>>greediest and most short-sighted
>>people on earth

Yes, and the Top One-Tenth-of-One-Percent are even greedier and more short-sighted.

Michael Moore recently noted that the top 400 Americans have a net worth that is more than the bottom half of all Americans, COMBINED! (That's over 155 million people).

It's insane, it's Third World-like, and it is clearly unsustainable.

Marc McDonald said...

Hi Batocchio, thanks for stopping by and for your comment.

>>I'm always disappointed when I
>>hear people bashing unions

Yes, there is an enormous amount of misinformation out there about unions. And not all of it comes from Fox and HateWing radio...I've heard a lot of BS about unions from the likes of the "liberal" NYT.

I've always found it amazing that, even with all this misinformation out there, polls show that 70 percent of all workers would STILL like to join a union, if they had a chance.

Personally, I believe that having the option of joining a union should be a basic human right. Sadly, though, in present-day America it is perfectly legal for companies to harass and fire workers for even being suspected of union activity (even if they do it on their own time and not on company property). I found this out myself the hard way. Although technically there are a few laws on the books that purport to protect worker's rights, these laws are full of loopholes and, in any case, are rarely, if ever, enforced.

martin-s said...

Well done! I always tell people I wish America focused on trying to be Germany instead of China. Germany exports more than China and has a slim fraction of the population; their people are well-educated and happy. Instead of making plastic crap for Walmart or increasingly crappy tech components, Germans make the highest quality products in the world.

If you read business journals like McKinsey that are all about real business issues and not the Randian nonsense of the Wall Street Journal op ed pages, it becomes clear that Americans are not only the most overworked but also the most productive workers on Earth, the envy of all other economies. Our problems are usually the result of crappy management - greedy management - and we don't share in the fruits of that productivity.

Marc McDonald said...

Hi Martin, thanks for your comment.

>> Instead of making plastic crap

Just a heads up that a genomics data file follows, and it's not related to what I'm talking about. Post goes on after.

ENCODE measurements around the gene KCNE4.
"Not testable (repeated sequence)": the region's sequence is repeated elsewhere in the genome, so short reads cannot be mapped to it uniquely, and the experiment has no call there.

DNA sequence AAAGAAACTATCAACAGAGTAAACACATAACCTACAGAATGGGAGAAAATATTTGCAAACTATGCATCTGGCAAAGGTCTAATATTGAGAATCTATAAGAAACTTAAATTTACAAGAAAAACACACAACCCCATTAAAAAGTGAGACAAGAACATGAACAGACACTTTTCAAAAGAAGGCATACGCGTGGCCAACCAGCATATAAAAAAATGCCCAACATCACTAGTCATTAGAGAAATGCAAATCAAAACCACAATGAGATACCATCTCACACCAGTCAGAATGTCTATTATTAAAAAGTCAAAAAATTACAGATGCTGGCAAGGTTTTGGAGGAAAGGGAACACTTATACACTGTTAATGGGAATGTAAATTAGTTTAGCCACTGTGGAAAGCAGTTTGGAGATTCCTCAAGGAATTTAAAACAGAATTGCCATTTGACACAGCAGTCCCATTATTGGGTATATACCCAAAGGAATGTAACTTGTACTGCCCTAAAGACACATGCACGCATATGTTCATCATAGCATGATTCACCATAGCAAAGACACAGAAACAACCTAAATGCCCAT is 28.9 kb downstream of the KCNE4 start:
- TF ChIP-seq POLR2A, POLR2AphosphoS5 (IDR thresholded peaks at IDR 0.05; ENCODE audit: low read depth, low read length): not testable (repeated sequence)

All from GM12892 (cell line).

>> for Walmart

Yes, I've long believed that the real manufacturing jobs we should worry about losing aren't the low-tech Wal-Mart/plastic crap that is being outsourced to low-wage nations like China.
What we should focus on (and be worried about) are the high-tech manufacturing jobs---ALL of which are going to high-wage, highly unionized nations like Japan and Germany.
Aerospace is the ONLY high-tech manufacturing field America has left---and we're even losing that. Airbus has taken the lead in airliner market share. And meanwhile, Boeing's new 787 is so heavily outsourced that it is questionable whether it can be considered an "American" product. (The extremely advanced high-tech composite wings, for example, are made in Japan).

Jay Diamond said...

Hi Mark,

Of course you are correct in contrasting the motives and goals of American and other developed countries.

And of course what the Europeans and Japanese do makes eminently more sense than what the money dictatorship does here.

But, I think you may be assuming that the goal everywhere is to do what makes the best sense for all the inhabitants of these nations. And while that is very much indeed the goal in those other countries, here, however, the goal is not at all about what works best for the country, because here there is a vested interest in the ideology of a particularly myopic and shallow interpretation of property rights, that is the obsession of the dictatorship of money in the United States.

And these individuals are hell bent on scratching their ideological itch, to the detriment of the society as a whole, which concept of society is anathema to them anyway.

Marc McDonald said...

Hi Jay, thanks for your comment

>> money dictatorship does here.

Great description of what we have here in the U.S. I think the "Citizens United" ruling pretty much confirmed that we are indeed living in a money dictatorship.
I'd suspect that a ruling like that would have led to fierce street protests with hundreds of thousands of people in Europe. Here, it barely caused a ripple. Most people remained ignorant of its implications and simply went back to watching the latest episode of "American Idol."

Anonymous said...

Couldn't agree more. We're the only 1st World nation on Earth that constantly rewards robber barons and elects right-wing puritan @ssholes that make the jobs that people still have more tenuous every day. Got an interview with my local IBEW apprenticeship board this week. Lord I hope I get in, better to be in a private union than some sweatshop making barely above minimum wage.